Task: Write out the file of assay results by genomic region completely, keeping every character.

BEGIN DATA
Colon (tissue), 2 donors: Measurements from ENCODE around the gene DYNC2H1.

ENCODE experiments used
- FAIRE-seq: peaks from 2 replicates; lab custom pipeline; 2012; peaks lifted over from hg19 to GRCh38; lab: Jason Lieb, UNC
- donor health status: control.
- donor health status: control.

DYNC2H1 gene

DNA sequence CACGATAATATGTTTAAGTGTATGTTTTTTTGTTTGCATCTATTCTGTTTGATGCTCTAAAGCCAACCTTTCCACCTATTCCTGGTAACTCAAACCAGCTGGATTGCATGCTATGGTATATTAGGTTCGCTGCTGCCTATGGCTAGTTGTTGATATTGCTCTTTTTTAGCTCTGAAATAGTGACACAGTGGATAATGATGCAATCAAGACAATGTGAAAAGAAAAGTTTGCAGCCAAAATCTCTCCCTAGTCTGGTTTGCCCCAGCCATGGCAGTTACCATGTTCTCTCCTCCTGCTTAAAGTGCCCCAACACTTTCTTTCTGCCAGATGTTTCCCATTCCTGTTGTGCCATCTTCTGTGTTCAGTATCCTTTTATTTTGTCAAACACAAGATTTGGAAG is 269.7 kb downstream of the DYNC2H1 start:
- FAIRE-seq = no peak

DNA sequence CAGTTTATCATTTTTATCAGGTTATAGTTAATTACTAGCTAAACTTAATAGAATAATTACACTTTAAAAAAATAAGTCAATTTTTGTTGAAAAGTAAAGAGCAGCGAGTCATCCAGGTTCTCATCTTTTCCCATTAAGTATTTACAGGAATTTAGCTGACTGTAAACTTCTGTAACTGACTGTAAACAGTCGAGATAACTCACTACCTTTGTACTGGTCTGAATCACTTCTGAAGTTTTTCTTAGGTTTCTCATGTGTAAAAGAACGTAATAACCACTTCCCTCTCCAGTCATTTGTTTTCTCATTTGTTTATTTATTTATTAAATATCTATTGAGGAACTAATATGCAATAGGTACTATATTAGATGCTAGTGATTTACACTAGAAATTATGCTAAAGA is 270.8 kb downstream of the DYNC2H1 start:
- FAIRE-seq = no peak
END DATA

Colon (tissue), 2 donors: Measurements from ENCODE around the gene DYNC2H1.

ENCODE experiments used
- FAIRE-seq: peaks from 2 replicates; lab custom pipeline; 2012; peaks lifted over from hg19 to GRCh38; lab: Jason Lieb, UNC
- donor health status: control.
- donor health status: control.

DYNC2H1 gene

DNA sequence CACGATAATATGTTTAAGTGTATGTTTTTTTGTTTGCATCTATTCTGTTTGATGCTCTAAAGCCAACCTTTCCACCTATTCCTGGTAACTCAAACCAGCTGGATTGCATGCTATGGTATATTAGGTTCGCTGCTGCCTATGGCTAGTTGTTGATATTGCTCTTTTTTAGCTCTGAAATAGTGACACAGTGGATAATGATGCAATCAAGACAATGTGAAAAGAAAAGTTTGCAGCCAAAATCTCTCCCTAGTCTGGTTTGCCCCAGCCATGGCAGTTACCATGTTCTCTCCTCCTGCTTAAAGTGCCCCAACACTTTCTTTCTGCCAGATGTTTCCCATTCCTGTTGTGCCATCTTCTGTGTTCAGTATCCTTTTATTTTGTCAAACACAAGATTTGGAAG is 269.7 kb downstream of the DYNC2H1 start:
- FAIRE-seq = no peak

DNA sequence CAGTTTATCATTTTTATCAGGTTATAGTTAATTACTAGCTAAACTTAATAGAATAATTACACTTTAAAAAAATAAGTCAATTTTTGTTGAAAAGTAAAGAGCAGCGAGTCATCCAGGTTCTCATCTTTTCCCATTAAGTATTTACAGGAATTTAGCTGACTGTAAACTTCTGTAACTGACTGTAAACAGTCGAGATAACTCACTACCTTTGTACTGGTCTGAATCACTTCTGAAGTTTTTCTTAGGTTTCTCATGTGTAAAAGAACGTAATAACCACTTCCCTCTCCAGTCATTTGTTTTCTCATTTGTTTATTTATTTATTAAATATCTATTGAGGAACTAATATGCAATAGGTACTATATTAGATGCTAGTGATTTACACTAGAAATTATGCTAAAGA is 270.8 kb downstream of the DYNC2H1 start:
- FAIRE-seq = no peak